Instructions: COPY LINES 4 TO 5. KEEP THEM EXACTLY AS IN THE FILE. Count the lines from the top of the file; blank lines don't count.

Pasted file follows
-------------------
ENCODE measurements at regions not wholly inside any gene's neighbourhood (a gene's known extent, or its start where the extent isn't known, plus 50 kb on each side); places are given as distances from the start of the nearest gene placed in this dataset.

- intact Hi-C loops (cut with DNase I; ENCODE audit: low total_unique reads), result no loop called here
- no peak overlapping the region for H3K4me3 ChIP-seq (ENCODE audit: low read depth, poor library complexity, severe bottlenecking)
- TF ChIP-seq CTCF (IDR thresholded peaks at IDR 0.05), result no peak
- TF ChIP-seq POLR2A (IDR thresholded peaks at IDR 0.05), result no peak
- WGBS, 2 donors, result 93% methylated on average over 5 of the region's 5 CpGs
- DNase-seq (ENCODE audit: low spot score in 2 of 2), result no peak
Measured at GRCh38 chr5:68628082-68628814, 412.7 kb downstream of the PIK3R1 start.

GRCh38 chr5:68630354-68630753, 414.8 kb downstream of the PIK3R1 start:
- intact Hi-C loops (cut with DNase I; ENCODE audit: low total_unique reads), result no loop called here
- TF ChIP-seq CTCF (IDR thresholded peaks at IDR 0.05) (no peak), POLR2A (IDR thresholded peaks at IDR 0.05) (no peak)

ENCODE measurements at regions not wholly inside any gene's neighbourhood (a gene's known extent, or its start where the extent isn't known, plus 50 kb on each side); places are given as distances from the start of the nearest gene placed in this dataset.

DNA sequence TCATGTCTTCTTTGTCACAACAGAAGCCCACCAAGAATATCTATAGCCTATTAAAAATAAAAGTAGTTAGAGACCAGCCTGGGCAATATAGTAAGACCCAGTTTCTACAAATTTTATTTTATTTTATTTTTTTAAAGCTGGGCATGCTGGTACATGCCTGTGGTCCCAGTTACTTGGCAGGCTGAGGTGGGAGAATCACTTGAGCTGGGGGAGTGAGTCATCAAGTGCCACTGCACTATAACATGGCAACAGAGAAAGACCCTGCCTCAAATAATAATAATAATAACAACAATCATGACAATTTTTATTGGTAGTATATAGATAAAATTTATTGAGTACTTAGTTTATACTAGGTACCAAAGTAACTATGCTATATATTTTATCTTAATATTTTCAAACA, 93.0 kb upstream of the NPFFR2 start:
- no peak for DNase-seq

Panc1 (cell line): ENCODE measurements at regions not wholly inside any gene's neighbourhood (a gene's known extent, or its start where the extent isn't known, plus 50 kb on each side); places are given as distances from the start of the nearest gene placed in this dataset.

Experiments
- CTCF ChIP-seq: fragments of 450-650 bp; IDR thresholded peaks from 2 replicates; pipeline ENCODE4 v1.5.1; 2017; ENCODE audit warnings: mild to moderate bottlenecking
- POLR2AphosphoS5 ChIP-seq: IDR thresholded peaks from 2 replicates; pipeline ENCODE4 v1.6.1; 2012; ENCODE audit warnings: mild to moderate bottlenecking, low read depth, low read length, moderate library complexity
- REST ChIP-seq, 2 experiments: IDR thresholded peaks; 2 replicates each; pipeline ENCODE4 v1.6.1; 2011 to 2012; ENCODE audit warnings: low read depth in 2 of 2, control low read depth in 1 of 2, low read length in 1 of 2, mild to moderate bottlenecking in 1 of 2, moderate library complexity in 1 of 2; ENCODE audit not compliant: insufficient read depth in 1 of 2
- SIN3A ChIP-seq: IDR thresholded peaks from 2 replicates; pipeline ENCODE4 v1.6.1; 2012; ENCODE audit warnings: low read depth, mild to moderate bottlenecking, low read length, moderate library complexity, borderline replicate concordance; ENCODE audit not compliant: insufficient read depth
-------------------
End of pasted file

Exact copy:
- TF ChIP-seq CTCF (IDR thresholded peaks at IDR 0.05), result no peak
- TF ChIP-seq POLR2A (IDR thresholded peaks at IDR 0.05), result no peak